Loss of Imprinting in IGF2 has been found in a wide spectrum of adult chronic diseases jncluding diabetes, cardiovascular diseases and malignancies. IGF2 imprint disorders have also been reported in patients with the human overgrowth disorder Beckwith-Wiedemann syndrome. Patients with Wilm's tumor and hepatoblastoma have a higher prevalence of LOI in IGF2. Methylation changes of differentially methylated regions on exon 3 and 9 of IGF2 have also been reported in lymphocytes of patients with colon cancer and leukemia. Factors underlying these epigenetic alterations are unknown, although environmental exposures such as cigarette smoking have been implicated. The timing of this epigenetic event is also unknown, although accumulating evidence suggests that LOI in IGF2 may occur in-utero. We hypothesize that LOI in IGF2 is a response, in part, to aberrant methylation changes in IGF2, and because these methylation patterns are mitotically heritable, contributes to deleterious outcomes inherent in IGF2 deregulation.
The specific aims of the study are: 1) To characterize methylation patterns and estimate the prevalence of LOI in IGF2 in-utero; 2) To evaluate whether maternal exposure to cigarette smoking is associated with LOI in IGF2; and 3) To evaluate whether LOI in IGF2 is associated with rapid infant weight gain during the first year of life, characteristic of infants of smoking mothers. The proposed research builds on an existing data collection structure of the Cord Blood Transplantation (COBLT) Project. This project recruits and stores cord blood of participants from all Obstetrics Care facilities in Durham, Orange and Wake Counties. We will prospectively identify 200 smoking and 200 non-smoking mothers from the Project database and obtain up to 5ml of cord blood at delivery to determine IGF2 DNA methylation patterns and biallelic expression of IGF2. We will then examine these patterns according to maternal smoking status and infant weight gain. Because LOI is potentially reversible with imprinting restored since the DMA sequence remains unaltered, (unless mutation is in genes regulating methylation) identifying the timing of IGF2 LOI and factors influencing this epigenetic event has wide ranging intervention prospects on clinically apparent chronic disease incidence. The proposed study also has the potential to provide a foundation for future studies investigating the etiology of chronic diseases, including diabetes, cardiovascular diseases and some cancers. ? ? ?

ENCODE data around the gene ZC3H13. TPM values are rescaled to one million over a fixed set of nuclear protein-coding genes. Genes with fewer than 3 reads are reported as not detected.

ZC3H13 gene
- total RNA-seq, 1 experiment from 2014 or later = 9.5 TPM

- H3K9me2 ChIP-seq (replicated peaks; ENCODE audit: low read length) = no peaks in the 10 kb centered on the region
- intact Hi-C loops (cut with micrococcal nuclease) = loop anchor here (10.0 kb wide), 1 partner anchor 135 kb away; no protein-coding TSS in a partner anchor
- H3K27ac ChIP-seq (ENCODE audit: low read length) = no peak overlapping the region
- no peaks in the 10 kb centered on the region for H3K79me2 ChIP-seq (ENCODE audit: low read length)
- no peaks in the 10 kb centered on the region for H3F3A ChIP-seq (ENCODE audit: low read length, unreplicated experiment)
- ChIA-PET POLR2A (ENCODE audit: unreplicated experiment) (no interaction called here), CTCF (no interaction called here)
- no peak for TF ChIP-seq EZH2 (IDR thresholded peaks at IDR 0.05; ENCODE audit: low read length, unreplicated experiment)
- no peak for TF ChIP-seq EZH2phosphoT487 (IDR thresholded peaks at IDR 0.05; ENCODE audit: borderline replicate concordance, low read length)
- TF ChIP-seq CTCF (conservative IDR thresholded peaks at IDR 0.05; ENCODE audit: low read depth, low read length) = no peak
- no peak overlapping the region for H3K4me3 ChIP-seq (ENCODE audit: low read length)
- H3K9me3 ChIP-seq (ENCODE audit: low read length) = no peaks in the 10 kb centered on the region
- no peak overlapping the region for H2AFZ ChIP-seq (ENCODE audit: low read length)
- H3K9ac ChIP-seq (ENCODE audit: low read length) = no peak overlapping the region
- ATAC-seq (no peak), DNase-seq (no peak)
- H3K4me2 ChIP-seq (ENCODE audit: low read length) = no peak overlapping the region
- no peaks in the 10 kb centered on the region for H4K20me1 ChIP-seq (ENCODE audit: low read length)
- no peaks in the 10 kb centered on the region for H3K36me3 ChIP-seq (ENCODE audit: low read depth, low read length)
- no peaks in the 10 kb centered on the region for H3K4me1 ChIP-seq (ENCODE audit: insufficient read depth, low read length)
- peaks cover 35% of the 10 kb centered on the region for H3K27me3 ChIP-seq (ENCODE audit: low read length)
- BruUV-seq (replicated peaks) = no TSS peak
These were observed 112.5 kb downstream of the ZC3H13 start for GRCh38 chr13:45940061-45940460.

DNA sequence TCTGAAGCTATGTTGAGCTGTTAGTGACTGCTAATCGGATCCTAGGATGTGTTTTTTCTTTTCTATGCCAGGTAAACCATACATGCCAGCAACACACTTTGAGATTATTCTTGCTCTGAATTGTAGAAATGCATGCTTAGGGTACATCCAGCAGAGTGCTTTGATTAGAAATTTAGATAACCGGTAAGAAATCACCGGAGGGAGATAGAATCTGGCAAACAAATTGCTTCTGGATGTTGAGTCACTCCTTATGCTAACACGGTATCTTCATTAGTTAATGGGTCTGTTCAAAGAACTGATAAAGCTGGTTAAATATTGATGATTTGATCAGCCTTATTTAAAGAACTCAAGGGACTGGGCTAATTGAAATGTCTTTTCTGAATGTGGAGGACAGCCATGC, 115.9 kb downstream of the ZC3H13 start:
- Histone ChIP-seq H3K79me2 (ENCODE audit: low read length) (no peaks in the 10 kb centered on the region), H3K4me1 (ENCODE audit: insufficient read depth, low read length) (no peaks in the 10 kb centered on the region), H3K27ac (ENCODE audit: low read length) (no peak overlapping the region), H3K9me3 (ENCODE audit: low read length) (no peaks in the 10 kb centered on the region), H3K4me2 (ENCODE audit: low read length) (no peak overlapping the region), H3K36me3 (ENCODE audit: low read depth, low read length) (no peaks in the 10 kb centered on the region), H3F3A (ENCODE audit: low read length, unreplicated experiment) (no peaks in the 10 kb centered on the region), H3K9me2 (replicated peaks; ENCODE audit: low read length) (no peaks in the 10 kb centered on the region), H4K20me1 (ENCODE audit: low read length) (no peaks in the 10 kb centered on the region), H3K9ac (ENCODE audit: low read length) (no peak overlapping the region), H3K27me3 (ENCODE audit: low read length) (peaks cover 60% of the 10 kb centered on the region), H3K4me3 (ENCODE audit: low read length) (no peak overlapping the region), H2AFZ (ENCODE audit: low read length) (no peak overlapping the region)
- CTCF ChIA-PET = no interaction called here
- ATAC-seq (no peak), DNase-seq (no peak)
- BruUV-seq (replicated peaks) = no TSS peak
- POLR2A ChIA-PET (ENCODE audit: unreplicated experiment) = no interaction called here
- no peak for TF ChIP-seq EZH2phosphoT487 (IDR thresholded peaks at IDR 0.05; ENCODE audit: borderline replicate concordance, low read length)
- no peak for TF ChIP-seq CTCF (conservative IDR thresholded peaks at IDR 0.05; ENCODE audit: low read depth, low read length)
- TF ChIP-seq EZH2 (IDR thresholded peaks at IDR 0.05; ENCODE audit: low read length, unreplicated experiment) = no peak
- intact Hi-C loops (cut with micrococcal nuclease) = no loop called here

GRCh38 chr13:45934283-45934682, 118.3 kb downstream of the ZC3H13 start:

National Institute of Health (NIH)
National Institute of Environmental Health Sciences (NIEHS)
Exploratory/Developmental Grants (R21)
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Pregnancy and Neonatology Study Section (PN)
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Heindel, Jerrold
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Duke University
Public Health & Prev Medicine
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